I have a .htaccess file :

RewriteEngine On
DirectorySlash Off

RewriteCond %{REQUEST_URI}  !(\.css|\.js|\.png|\.jpg|\.mp4|\.ttf|\.eot|\.woff)$
RewriteRule ^(.*)$ ?page=$1 [NC,L,QSA]

ErrorDocument 404 /e404
ErrorDocument 403 /e404
ErrorDocument 500 /e500

And a PHP function which checks to see if the requested URI exists. If the URI exists in the database, it will get the contents and render the page, if not, it will get the 404 error page contents and render the page. (Everything is OK here)

The problem is when I use a URI with extensions which are inside the RewriteCond part of the .htaccess file, something like example.com/file.css. In this case, the page gets redirected to example.com/e404 (that's what I want). The problem here is:

I don't know how to get the "wrong URI" used before redirecting to example.com/e404, because when the error page is loaded, I have a function inside the page to insert the "wrong URI" in the database.


Aside: The directives you've posted would create a rewrite loop on any default Apache installation, so maybe you have other directives or a different config that you aren't disclosing in your question? Anyway, ignoring this for the moment, since you don't appear to be having a problem like this.

I don't know how to get the wrong URI used before redirecting to example.com/e404 ...

But do you need to get this information before "redirecting"? In PHP you can simply check the $_SERVER['REQUEST_URI'] superglobal to get this information (the URL that resulted in the 404). However, note that this contains the slash prefix and query string (if any), which your page URL parameter would not otherwise contain.

Also, just to clarify terminology, this is not strictly a "redirect" to example.com/e404. A "redirect" implies an external HTTP redirect. Apache issues an internal subrequest for the error document (which is similar to a URL rewrite, but not quite).

One of the potential issues with your code is that the 404 response is served in a rather round-about way:

  1. If file.css does not exist then Apache triggers an internal subrequest for /e404
    (this triggers another round of processing...)
  2. Since /e404 does not end in one of the stated file extensions, it is further rewritten to ?page=e404 (presumably index.php?).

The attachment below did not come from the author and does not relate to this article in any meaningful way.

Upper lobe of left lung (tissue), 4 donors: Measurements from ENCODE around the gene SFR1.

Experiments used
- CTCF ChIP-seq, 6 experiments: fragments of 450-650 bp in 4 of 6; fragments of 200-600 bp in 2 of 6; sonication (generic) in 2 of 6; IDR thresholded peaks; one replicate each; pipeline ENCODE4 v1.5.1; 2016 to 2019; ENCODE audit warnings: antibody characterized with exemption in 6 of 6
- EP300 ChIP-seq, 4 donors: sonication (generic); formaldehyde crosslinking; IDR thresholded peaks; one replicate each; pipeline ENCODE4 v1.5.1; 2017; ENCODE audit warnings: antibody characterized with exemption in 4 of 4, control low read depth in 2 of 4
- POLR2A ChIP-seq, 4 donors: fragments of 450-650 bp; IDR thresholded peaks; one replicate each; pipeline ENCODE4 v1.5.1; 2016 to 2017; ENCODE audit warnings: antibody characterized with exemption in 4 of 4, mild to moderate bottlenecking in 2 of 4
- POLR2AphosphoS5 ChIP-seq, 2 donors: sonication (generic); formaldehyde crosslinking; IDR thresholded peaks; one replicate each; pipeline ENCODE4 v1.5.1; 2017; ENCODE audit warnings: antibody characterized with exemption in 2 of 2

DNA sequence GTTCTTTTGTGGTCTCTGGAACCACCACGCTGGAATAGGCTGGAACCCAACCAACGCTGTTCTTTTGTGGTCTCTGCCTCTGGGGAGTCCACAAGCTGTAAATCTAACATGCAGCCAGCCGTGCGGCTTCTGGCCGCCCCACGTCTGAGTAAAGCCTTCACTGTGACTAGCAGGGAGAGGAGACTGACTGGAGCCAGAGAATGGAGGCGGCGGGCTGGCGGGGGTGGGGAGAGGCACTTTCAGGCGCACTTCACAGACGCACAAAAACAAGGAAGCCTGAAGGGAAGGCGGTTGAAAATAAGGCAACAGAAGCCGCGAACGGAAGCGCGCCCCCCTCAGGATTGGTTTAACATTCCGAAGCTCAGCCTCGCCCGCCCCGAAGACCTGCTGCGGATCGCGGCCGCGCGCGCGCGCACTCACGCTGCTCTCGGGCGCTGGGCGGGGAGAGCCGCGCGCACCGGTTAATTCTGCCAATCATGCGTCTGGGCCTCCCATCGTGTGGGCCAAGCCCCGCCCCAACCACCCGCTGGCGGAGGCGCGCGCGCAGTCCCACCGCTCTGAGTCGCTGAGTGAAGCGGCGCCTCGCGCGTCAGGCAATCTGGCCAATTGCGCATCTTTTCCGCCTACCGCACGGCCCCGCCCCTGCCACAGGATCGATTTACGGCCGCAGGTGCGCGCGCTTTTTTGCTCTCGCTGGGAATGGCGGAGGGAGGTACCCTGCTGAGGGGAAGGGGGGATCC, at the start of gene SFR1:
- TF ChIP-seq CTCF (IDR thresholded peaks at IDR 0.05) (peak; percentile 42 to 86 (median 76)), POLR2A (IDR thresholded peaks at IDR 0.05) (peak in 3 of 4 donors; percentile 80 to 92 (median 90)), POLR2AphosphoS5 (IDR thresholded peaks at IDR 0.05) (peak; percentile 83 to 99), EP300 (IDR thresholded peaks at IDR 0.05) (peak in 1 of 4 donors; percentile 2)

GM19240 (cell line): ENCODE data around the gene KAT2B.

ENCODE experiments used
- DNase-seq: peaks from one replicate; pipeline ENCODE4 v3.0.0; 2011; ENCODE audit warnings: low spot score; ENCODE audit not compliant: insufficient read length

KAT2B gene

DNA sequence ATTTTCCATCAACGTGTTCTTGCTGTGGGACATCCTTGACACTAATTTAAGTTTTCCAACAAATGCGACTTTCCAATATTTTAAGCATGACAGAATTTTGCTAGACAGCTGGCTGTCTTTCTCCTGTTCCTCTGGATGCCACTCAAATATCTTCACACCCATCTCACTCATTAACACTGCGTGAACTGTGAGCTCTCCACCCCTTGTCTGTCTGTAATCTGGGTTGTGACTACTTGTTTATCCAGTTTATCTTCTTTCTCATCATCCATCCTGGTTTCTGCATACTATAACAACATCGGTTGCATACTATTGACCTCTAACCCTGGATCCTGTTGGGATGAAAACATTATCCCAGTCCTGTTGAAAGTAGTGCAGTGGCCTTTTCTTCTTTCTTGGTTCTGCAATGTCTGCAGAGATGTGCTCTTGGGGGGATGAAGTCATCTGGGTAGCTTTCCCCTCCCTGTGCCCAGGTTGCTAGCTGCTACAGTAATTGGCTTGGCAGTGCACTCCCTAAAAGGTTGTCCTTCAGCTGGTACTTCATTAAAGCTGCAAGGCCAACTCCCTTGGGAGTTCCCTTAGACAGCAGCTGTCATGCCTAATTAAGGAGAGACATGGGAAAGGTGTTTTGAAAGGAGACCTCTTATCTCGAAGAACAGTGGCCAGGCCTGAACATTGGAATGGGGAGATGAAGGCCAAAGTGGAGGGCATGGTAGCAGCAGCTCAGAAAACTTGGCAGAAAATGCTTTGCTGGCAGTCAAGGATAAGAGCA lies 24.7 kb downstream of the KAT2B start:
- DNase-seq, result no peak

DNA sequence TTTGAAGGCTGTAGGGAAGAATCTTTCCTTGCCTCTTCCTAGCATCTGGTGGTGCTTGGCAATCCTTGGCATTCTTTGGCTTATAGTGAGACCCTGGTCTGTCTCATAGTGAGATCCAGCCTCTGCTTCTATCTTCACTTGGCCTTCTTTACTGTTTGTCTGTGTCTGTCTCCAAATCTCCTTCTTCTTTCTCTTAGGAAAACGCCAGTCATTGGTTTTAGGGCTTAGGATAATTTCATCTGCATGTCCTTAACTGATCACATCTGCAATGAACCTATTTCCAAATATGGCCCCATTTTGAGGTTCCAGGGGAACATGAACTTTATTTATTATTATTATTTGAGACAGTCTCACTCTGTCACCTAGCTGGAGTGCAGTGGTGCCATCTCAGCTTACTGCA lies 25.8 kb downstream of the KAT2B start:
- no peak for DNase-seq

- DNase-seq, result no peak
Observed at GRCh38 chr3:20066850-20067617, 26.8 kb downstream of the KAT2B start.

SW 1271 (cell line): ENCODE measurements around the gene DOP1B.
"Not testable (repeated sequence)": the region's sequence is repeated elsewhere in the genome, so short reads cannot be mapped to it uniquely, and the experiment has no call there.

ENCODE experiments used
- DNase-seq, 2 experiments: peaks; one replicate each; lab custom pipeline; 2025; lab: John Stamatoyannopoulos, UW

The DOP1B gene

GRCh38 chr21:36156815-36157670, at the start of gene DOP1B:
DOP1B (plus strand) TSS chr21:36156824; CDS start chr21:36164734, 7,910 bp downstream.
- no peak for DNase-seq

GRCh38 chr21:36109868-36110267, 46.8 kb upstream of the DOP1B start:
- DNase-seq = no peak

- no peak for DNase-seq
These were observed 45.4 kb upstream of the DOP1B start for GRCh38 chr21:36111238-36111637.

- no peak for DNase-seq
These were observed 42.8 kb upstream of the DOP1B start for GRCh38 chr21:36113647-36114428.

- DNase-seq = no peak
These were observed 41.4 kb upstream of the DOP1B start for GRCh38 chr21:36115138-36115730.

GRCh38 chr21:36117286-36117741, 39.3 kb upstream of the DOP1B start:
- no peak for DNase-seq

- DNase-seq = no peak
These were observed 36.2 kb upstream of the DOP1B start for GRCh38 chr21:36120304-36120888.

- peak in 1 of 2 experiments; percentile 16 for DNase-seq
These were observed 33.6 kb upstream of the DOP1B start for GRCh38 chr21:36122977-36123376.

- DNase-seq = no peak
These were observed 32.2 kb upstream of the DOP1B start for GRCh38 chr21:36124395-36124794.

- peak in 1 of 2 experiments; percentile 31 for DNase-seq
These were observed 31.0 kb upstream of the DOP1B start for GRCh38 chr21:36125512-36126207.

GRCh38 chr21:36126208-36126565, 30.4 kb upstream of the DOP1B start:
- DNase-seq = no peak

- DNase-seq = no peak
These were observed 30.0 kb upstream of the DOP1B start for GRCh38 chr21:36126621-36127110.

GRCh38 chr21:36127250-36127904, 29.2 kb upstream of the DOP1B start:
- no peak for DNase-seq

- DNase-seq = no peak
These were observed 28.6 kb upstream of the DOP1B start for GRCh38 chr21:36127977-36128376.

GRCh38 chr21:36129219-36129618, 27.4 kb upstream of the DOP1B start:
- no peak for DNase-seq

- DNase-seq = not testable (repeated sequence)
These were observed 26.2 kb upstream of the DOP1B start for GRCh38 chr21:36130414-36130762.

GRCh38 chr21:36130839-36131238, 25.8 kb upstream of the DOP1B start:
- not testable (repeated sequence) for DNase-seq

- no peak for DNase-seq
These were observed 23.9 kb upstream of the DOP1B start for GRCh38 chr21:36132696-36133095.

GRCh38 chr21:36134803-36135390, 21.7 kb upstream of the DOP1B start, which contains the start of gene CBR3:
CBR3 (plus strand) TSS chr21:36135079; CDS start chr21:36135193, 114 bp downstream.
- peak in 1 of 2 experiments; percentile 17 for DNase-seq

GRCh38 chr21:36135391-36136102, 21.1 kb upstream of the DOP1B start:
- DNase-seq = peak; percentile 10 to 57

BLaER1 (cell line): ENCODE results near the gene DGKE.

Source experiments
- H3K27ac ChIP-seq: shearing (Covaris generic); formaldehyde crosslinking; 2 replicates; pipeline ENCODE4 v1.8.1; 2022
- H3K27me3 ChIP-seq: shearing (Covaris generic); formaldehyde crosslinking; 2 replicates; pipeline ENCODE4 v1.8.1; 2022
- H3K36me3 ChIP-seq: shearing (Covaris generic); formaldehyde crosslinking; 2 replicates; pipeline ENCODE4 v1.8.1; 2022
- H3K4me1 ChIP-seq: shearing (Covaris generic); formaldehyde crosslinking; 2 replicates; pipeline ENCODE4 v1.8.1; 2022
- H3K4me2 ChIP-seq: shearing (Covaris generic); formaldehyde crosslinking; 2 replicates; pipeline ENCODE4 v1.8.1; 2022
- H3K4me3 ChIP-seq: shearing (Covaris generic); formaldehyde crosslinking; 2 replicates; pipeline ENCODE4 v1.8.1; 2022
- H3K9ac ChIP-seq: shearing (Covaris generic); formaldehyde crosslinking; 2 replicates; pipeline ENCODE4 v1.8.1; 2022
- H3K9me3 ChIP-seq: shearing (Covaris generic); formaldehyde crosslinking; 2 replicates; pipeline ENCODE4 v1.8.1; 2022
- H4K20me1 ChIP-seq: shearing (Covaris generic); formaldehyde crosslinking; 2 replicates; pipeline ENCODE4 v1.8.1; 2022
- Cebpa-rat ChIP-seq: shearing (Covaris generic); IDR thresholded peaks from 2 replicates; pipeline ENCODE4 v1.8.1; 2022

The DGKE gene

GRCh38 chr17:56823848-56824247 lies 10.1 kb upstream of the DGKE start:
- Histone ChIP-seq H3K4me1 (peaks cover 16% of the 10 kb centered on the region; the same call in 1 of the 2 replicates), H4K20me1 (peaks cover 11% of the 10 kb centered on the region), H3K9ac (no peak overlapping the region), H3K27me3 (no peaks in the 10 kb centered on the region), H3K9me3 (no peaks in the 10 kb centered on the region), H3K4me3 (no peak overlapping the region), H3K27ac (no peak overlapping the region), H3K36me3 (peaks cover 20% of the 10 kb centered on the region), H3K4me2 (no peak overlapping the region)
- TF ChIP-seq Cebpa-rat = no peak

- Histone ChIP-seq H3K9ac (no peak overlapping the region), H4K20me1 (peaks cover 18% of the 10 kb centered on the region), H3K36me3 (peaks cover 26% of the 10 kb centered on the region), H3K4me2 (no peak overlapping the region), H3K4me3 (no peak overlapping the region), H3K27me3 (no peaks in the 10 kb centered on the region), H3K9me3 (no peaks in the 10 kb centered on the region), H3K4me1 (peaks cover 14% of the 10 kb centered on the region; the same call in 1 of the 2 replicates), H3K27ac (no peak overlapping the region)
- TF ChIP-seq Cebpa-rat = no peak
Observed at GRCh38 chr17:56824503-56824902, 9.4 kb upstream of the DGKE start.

Because of the (unnecessary) 2nd rewrite, other server variables, such as REDIRECT_URL and REDIRECT_QUERY_STRING (which are also passed through to the PHP $_SERVER superglobal) are not set as expected. Ordinarily, these would be set to the "wrong URI" (ie. the requested URL that triggered the 404), but instead, they contain details of the error document itself.

You should do the above in 1 step and avoid the second rewrite. For example (assuming index.php is the file handling the request), the error document should be set to the desired end result:

ErrorDocument 404 /index.php?page=e404

Incidentally, you don't necessarily need to explicitly pass the HTTP "error status" (ie. e404) in the URL, as this is available in PHP's $_SERVER['REDIRECT_STATUS'] superglobal.

RewriteRule ^(.*)$ ?page=$1 [NC,L,QSA]

I've assumed you are rewriting to index.php (the registered DirectoryIndex)? Instead of falling back to let mod_dir issue an additional subrequest for the DirectoryIndex, you should be explicit and include the file you are rewriting to in the substitution. For example:

RewriteRule ^(.*)$ index.php?page=$1 [QSA,L]

(The NC flag is superfluous here.)

I don't know how to get the wrong URI used before redirecting to example.com/e404 ...

Stepping back to address your initial query again (as an academic exercise). You can do this on Apache 2.4.13+ (although I don't think you need to). On Apache 2.4.13+ you can create a dynamic ErrorDocument using Apache expressions.

For example, to explicitly pass the URL-path that caused the 404 error in the URL for the error document itself then you can do something like the following:

ErrorDocument 404 /index.php?page=%{escape:%{REQUEST_URI}}&error=404

The URL param page then contains the URL-path (which includes the slash prefix, unlike your rewrite that excludes it). An additional error URL param sends the HTTP status (although, as mentioned above, this is not strictly necessary).

  • Thank you for your answer, I think the problem is with the two points you said in the middle of your answer, I will check this (if I will have time) today and will back here, I need to change some parts of my PHP script regarding your answer which make sense for me.
    – Sinf
    Nov 12 '18 at 7:44
  • Okay here we go, first I cannot use your academic exercise which I really like as I have Apache 2.4.6 and not .13+ (I use CentOS and it is not yet available). about the two redirects rounds, you was right, I edited my code with your directive, however, I still get "e404" in database and not the URI before redirect even when I use "$_SERVER['REDIRECT_URL']" inside my PHP function !
    – Sinf
    Nov 12 '18 at 10:35
  • And just for information, I already have a work around for this problem, I created a jQuery function with an Ajax call which is called when the e404 page loaded, as jQuery is not server side, I can easily get the URI, I don't like this solution but will use it until I find the correct server side solution.
    – Sinf
    Nov 12 '18 at 10:38
  • 1
    If you are still getting a second rewrite (although you shouldn't be if you've modified your ErrorDocument directive as above) then you'll need to use the $_SERVER['REQUEST_URI'] PHP variable to reference the URL that triggered the 404. As mentioned above, if there are two rewrites then REDIRECT_URL will contain details of the error document URL (the last "redirect/rewrite").
    – MrWhite
    Nov 12 '18 at 10:44
  • 1
    Ahhhh, you are right, my mistake, I used : REDIRECT_URL, well I can confirm this is working perfectly now :) Thank you very much.
    – Sinf
    Nov 12 '18 at 10:47

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